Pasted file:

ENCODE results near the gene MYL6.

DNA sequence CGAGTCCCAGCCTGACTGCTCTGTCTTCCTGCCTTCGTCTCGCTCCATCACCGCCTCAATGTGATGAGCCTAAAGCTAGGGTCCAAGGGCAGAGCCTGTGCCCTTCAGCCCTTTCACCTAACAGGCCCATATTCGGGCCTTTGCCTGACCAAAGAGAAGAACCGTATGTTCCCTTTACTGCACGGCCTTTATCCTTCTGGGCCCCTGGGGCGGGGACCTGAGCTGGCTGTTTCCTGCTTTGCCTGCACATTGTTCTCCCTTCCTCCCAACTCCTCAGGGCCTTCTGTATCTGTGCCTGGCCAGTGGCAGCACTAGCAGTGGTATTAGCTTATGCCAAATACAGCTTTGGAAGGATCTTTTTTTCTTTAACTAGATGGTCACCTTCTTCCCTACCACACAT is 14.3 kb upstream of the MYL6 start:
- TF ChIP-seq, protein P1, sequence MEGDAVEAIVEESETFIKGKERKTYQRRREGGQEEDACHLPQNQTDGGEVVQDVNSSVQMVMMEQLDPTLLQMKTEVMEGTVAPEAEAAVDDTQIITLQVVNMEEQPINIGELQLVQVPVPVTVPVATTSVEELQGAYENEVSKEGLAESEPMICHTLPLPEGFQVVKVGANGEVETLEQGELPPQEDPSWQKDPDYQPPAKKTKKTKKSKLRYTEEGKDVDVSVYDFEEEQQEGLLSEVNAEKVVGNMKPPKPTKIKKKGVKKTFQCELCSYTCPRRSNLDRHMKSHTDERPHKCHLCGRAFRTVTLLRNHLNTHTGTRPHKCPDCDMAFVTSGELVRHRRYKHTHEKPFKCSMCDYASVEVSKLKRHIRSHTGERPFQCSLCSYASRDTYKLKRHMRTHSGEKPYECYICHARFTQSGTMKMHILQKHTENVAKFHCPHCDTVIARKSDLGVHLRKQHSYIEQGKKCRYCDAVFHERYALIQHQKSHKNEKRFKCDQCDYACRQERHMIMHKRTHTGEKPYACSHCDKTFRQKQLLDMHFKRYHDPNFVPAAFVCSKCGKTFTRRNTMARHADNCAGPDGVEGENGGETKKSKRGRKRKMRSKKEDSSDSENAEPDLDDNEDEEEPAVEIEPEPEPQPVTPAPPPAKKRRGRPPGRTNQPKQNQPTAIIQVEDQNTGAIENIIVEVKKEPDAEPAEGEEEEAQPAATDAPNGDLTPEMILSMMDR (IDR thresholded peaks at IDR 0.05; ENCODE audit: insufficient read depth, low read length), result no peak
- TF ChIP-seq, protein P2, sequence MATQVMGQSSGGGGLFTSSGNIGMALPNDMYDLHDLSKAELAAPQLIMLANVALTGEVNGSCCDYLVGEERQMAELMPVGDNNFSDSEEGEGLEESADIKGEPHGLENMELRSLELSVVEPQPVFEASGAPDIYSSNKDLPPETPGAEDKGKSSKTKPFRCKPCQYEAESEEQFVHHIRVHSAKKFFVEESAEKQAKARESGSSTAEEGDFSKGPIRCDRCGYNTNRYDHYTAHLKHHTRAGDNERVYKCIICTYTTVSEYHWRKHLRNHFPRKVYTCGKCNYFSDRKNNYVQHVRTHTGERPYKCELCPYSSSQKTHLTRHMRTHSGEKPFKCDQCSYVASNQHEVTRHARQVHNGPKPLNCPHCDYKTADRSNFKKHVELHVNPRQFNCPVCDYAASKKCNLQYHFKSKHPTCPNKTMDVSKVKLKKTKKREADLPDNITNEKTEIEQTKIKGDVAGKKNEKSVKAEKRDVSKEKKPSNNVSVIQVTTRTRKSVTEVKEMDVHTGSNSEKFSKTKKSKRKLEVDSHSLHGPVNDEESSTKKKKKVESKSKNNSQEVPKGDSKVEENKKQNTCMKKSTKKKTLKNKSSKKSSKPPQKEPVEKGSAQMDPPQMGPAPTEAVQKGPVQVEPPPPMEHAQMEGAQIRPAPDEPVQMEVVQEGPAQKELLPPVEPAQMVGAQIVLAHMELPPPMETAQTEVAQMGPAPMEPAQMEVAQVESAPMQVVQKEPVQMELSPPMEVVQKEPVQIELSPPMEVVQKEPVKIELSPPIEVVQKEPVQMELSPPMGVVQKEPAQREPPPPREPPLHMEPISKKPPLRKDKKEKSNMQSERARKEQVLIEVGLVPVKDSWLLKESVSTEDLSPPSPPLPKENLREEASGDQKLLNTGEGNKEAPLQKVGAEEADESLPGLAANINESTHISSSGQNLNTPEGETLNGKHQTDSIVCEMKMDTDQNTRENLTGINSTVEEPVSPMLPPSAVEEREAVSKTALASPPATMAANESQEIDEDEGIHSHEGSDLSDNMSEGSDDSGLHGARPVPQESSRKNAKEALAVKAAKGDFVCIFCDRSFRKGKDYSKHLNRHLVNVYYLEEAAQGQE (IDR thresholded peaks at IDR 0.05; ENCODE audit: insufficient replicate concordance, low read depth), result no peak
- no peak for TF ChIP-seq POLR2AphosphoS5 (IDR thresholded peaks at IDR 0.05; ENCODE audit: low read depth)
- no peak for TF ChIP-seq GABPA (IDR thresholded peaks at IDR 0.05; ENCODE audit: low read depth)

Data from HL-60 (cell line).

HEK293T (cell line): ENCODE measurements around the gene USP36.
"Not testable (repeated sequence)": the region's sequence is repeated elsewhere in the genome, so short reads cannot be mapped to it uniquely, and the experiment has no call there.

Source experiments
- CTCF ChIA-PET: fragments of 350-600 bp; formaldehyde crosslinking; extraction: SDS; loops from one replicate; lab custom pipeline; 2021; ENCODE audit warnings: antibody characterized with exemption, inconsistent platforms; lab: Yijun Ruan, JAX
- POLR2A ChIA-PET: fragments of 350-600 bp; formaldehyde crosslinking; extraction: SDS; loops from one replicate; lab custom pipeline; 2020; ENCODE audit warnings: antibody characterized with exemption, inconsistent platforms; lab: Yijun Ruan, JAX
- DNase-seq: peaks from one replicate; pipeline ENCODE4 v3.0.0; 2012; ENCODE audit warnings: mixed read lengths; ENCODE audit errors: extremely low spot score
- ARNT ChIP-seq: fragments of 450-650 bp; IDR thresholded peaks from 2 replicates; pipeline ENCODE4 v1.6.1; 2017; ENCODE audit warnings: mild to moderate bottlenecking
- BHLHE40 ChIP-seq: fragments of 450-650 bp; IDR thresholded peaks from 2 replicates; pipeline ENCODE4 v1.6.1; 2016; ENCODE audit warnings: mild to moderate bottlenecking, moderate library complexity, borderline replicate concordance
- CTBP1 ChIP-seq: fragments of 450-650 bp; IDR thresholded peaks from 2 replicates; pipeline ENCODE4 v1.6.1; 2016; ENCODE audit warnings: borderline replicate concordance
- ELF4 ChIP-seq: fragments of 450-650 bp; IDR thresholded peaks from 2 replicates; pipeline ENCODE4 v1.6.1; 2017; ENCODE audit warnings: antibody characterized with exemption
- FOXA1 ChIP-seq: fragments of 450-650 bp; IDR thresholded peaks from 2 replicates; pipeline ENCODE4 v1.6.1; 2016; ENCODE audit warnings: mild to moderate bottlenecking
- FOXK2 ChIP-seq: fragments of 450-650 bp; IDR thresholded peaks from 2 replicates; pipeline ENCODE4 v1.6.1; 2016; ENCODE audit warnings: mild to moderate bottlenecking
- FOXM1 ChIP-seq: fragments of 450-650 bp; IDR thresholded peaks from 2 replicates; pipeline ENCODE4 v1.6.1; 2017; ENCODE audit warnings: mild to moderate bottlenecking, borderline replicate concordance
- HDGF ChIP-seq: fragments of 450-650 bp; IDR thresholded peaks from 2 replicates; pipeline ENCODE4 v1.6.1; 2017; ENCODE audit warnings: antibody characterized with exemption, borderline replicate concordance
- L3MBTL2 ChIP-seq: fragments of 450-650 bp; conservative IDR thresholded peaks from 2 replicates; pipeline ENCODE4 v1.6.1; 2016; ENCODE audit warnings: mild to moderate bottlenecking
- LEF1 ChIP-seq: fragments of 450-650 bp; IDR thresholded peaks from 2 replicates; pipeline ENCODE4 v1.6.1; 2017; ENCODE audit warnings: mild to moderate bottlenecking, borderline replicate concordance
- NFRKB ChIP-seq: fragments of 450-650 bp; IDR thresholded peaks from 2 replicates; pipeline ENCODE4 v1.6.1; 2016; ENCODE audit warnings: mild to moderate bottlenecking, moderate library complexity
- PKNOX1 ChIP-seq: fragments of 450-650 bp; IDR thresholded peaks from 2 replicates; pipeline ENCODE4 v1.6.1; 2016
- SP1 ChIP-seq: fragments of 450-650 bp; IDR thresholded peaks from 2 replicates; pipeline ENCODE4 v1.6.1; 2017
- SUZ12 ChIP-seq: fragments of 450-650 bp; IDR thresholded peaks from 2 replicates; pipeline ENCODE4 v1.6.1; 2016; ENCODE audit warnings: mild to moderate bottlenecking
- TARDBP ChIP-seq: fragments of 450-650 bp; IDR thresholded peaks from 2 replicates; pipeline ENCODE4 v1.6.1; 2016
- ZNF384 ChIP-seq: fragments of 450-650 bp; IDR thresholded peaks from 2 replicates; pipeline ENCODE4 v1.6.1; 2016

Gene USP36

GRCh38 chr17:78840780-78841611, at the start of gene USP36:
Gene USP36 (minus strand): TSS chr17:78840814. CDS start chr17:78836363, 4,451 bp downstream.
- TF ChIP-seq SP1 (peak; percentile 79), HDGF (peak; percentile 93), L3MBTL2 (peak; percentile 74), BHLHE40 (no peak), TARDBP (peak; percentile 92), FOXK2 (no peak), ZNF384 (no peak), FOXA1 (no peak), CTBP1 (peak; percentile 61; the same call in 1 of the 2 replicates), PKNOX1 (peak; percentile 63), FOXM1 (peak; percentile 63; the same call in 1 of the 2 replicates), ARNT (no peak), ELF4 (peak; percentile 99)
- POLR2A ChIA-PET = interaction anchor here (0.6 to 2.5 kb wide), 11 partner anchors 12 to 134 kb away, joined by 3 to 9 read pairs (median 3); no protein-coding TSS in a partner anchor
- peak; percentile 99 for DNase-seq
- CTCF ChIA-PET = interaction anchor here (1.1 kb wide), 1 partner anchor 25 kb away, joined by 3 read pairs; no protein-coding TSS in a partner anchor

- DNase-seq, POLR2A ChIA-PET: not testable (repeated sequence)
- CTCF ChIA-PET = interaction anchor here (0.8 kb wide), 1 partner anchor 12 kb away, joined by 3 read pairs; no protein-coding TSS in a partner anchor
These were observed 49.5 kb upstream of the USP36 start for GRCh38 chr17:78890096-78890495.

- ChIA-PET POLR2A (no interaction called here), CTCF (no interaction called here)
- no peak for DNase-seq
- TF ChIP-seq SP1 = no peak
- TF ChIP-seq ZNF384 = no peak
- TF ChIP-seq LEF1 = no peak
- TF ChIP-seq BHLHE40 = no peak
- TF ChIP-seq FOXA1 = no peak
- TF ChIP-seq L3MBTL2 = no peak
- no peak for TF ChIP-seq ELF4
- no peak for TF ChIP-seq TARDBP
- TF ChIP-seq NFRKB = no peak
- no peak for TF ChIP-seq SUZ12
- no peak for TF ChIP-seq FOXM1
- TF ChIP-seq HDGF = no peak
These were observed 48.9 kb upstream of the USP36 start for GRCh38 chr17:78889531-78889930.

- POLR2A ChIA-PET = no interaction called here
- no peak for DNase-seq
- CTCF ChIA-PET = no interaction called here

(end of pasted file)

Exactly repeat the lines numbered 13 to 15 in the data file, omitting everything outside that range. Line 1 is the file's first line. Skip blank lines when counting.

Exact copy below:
- DNase-seq: peaks from one replicate; pipeline ENCODE4 v3.0.0; 2012; ENCODE audit warnings: mixed read lengths; ENCODE audit errors: extremely low spot score
- ARNT ChIP-seq: fragments of 450-650 bp; IDR thresholded peaks from 2 replicates; pipeline ENCODE4 v1.6.1; 2017; ENCODE audit warnings: mild to moderate bottlenecking
- BHLHE40 ChIP-seq: fragments of 450-650 bp; IDR thresholded peaks from 2 replicates; pipeline ENCODE4 v1.6.1; 2016; ENCODE audit warnings: mild to moderate bottlenecking, moderate library complexity, borderline replicate concordance